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Jarvis noticed sounds he’d lived with but never heard: the scrape of a food cart’s wheels along the corridor, the jangling rhythm of keys and handcuffs clanging off the belts of guards who passed his cell, the scurry of a mouse, and the babel of radio stations tuned to country, metal, and blues, wailing preachers and NPR. That heightened awareness filtered into his meditation. He noticed his surroundings: feelings, noises, smells. But even more intensely, he felt a new world of sensation inside his body. He discovered the tightness in his belly, the alternating tautness and slack of his lungs, the stress that throbbed in his temples, the pulsing weight of anxiety in his chest. When he described those sensations to Melody, she said he was discovering mindfulness, a form of meditation. “You become fully present in the moment. Experience it. When your mind wanders, return to your body, what you sense outside and inside you, and breathe.”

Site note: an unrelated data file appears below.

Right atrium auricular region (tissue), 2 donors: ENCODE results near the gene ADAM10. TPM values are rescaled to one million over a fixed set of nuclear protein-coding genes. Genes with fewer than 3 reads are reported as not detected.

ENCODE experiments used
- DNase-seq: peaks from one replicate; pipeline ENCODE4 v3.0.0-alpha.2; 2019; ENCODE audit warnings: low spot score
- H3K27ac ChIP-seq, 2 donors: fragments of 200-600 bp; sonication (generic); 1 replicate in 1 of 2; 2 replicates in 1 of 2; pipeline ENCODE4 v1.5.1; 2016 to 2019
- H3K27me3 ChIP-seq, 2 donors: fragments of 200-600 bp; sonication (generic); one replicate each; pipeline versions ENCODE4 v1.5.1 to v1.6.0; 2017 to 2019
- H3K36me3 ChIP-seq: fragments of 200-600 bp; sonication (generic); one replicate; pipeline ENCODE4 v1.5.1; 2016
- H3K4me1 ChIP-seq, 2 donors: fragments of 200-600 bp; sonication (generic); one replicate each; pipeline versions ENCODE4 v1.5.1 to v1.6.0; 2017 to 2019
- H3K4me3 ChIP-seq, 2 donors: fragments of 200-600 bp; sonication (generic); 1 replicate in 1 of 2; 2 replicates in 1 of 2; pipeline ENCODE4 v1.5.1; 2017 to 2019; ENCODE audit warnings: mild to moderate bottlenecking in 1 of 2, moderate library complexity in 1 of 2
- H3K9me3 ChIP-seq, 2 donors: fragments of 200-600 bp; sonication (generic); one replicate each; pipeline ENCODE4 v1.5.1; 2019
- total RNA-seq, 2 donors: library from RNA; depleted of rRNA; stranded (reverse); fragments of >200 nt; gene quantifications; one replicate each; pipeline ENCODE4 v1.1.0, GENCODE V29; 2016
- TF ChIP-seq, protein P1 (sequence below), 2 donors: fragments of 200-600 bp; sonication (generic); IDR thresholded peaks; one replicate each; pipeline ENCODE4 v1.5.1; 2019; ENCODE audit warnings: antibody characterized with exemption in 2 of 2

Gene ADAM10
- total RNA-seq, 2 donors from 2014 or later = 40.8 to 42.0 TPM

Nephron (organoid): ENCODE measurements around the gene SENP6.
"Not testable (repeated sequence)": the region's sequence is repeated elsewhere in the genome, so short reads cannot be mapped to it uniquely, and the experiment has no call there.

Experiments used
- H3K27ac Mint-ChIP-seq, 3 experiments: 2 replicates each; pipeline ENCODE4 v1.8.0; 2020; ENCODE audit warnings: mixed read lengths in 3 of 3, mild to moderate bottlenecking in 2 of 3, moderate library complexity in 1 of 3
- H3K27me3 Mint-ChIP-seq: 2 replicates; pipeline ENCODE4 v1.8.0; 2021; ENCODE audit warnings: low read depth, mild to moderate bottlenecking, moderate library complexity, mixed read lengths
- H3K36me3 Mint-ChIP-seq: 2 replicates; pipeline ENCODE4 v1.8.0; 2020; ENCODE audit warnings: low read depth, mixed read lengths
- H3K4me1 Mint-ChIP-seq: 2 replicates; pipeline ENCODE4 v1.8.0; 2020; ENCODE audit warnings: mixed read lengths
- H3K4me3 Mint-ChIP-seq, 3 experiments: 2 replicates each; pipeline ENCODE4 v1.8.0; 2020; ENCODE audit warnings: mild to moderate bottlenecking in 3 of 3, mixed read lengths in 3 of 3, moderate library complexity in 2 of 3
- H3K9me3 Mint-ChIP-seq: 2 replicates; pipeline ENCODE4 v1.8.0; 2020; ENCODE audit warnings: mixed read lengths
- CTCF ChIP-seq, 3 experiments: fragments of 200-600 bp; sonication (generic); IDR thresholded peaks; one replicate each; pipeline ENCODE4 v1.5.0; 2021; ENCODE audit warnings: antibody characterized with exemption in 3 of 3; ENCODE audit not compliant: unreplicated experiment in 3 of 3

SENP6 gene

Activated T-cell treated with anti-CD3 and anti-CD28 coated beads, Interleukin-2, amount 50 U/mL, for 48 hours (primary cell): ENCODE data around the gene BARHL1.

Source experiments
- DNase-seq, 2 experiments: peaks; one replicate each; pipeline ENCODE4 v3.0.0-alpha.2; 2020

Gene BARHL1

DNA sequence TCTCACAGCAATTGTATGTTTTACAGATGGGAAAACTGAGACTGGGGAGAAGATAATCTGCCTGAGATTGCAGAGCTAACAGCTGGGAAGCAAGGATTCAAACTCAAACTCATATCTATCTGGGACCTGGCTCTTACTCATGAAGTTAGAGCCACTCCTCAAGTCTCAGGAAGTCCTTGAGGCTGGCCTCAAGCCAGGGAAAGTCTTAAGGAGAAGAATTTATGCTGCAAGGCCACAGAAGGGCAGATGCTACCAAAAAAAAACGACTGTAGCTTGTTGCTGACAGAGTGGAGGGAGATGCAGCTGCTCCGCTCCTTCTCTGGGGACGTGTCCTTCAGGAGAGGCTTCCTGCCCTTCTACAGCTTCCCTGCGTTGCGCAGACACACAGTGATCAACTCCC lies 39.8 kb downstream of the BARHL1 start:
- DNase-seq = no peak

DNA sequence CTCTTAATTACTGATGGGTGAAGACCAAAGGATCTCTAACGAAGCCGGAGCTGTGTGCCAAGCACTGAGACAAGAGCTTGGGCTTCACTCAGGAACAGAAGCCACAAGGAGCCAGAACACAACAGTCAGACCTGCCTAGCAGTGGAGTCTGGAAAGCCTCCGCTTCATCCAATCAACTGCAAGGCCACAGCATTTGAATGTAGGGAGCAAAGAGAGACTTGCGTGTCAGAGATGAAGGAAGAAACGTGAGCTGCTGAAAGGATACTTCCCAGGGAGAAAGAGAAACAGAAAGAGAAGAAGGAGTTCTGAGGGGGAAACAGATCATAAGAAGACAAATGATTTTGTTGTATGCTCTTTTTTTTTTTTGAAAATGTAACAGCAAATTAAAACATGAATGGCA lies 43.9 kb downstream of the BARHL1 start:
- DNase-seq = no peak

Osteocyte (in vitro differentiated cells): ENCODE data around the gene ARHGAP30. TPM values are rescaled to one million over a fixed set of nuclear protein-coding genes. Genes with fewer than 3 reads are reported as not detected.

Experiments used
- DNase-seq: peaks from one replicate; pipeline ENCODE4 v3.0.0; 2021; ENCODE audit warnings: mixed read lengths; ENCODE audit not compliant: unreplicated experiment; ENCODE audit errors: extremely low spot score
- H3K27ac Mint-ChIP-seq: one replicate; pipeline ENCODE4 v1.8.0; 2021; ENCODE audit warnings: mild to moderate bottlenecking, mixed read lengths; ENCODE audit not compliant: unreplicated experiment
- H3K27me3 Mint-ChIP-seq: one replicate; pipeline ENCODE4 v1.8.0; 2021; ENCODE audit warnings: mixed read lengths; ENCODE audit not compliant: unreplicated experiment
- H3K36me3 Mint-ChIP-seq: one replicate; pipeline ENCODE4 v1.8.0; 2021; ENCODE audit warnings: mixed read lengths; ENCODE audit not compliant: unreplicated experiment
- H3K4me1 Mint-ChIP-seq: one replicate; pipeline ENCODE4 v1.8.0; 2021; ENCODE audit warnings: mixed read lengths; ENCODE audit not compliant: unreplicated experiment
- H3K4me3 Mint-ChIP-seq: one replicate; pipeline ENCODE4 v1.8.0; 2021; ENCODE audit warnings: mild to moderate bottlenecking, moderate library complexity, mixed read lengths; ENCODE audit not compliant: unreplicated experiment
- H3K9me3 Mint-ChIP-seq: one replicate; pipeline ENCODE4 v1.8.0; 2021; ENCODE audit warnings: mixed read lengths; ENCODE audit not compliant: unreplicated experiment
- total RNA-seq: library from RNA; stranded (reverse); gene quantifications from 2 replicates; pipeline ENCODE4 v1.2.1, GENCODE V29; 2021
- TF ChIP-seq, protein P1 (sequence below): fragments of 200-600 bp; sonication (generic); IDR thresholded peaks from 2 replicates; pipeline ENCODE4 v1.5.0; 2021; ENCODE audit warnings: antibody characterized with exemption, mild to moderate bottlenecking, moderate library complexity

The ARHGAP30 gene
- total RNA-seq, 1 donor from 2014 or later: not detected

The Buddhist on Death Row